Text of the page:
Video: OLED may change the way we think about interior yacht design

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It’s early evening in Antigua. Cocktails are poured, hors d’oeuvres are served, guests are content … the picture is perfect, save for the dreary late-day rainshower lingering outside. Then, at the push of a button, the ambiance morphs into a crystal-clear, starry night. Not a raindrop can be seen outside and glimmering constellations now grace the liner overhead. Have we been teleported to another planet? Perhaps. (Stranger things have surely happened in Antigua.) But a more rational—and not too distant—explanation might be OLED.

You’re probably familiar with LEDs, or “light-emitting diodes.” OLEDs (organic light-emitting diodes) are the next generation, and Fort Lauderdale-based Palladium Technologies is ready at the helm.

“OLED is a carbon-based technology made from organic materials that emit light when electricity is applied,” said Michael E. Blake, president of Palladium Technologies. “Since no backlighting or filters are required, they’re highly efficient, easier to make, and much thinner; flexible—even rollable—and transparent.”

Flexibility is the key here, especially for a yacht application. OLEDs offer superior picture quality, brilliant colors, fast response rates and a wide viewing angle.

“Imagine the whole interior of a vessel becoming a living, breathing display with indirect lighting all around you,” said Blake. “Entire walls changing color schemes at the push of a button, real-time videos taken under the waterline projecting vivid seascapes onto a salon’s headliner … the possibilities are endless.”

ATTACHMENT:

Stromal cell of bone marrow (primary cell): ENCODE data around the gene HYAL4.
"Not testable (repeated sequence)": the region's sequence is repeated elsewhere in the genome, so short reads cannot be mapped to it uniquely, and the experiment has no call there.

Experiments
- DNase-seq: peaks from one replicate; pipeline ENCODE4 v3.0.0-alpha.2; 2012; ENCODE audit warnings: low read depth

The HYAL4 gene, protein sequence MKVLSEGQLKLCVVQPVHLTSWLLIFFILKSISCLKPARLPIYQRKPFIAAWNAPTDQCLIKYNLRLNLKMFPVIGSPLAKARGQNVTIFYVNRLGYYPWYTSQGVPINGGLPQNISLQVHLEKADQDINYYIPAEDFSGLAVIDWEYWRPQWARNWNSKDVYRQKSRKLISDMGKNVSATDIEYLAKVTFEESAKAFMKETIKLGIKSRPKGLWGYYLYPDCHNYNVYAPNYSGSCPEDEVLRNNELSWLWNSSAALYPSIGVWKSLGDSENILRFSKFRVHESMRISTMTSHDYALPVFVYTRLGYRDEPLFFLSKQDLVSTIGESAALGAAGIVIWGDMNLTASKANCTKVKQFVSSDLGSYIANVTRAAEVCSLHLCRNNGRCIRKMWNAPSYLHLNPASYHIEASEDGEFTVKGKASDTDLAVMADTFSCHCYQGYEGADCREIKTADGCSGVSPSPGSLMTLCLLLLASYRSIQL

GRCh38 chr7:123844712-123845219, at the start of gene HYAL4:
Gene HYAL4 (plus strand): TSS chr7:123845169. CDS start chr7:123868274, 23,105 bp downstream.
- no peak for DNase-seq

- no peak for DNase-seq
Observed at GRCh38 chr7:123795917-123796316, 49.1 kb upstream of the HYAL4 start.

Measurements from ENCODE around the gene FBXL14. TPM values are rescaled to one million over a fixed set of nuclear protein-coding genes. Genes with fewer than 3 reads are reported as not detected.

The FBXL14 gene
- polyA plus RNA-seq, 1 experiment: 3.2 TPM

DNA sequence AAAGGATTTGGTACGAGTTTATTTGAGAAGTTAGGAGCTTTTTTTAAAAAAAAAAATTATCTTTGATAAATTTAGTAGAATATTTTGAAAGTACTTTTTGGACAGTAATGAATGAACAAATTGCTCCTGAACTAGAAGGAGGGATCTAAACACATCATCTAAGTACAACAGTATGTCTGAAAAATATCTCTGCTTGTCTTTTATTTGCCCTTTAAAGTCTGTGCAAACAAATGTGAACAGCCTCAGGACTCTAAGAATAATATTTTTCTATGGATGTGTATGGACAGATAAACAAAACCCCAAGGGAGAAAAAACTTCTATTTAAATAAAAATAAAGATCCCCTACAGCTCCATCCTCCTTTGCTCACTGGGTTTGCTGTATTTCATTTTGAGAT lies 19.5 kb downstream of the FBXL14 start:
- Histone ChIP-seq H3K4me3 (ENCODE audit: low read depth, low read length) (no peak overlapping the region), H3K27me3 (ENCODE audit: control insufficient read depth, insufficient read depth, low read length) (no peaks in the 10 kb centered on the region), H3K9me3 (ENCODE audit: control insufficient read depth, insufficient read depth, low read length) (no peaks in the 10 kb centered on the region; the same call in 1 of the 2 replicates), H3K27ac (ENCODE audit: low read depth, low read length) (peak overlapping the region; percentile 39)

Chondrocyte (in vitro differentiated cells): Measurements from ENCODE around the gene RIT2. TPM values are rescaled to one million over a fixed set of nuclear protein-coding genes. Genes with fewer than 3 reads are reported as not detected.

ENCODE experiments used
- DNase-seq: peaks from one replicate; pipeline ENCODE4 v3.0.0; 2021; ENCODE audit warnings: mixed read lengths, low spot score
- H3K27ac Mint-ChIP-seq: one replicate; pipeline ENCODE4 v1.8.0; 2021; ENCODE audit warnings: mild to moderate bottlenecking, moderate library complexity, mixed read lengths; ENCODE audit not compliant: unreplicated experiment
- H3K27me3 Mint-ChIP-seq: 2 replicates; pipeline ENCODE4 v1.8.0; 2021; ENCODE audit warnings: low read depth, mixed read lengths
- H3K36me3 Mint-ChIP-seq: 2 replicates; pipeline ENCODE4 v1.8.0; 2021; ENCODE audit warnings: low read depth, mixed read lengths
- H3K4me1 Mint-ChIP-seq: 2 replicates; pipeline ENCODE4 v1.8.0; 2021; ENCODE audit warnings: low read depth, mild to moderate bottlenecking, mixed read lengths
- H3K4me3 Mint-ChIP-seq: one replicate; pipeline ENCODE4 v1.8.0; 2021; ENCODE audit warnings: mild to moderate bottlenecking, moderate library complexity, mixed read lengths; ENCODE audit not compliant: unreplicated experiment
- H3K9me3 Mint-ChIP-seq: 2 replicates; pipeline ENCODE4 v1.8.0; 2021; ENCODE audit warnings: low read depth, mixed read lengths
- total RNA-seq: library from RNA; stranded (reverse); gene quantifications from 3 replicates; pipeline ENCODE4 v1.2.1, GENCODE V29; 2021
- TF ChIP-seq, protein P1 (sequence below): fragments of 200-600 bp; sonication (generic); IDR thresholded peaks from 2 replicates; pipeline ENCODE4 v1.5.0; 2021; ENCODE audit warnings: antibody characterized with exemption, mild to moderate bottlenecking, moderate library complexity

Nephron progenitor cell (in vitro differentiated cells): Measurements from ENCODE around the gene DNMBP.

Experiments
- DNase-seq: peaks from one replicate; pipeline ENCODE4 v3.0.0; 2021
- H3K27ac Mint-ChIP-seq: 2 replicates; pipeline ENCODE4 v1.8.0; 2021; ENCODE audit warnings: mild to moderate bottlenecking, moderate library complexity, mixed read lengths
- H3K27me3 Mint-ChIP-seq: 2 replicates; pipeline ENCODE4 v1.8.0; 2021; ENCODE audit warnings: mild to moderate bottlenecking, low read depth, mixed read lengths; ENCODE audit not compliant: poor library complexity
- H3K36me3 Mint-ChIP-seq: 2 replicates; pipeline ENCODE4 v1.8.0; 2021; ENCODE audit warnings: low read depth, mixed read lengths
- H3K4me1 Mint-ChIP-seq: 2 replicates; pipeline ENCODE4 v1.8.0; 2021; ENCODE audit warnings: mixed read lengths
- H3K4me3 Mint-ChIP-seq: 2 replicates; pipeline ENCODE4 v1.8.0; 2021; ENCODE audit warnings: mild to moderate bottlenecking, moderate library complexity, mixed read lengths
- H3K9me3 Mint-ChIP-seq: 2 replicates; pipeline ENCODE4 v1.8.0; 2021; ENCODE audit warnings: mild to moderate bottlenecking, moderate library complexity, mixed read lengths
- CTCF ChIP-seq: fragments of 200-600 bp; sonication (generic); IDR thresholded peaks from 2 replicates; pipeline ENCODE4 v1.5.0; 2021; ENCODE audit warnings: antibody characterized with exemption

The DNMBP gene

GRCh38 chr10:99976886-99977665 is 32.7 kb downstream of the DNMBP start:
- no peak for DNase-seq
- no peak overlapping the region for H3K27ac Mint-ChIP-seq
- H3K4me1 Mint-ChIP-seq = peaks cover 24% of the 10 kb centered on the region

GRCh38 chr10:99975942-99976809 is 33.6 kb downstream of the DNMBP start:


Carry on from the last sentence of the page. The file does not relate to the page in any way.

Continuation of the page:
OLED materials were discovered in the 1960s, but it wasn’t until recently that researchers began embracing the technology. Today, OLED displays are made using a vacuum evaporation technique, which is relatively simple, but wildly inefficient and difficult to scale up for larger applications such as, say, an owner’s stateroom. (Fancy falling asleep in Antigua and waking up next to a babbling brook in the Cascades?) Next-gen fabricating techniques including laser forging and inkjet printing will be scalable and much more efficient. And according to Blake, they’re already in the works—likely only a couple of years out. At the very least, it’s real food for thought to the next generation of new yacht owners with a flair for the innovative.

Want to learn more? Check out the video:

 

 

 

 

 

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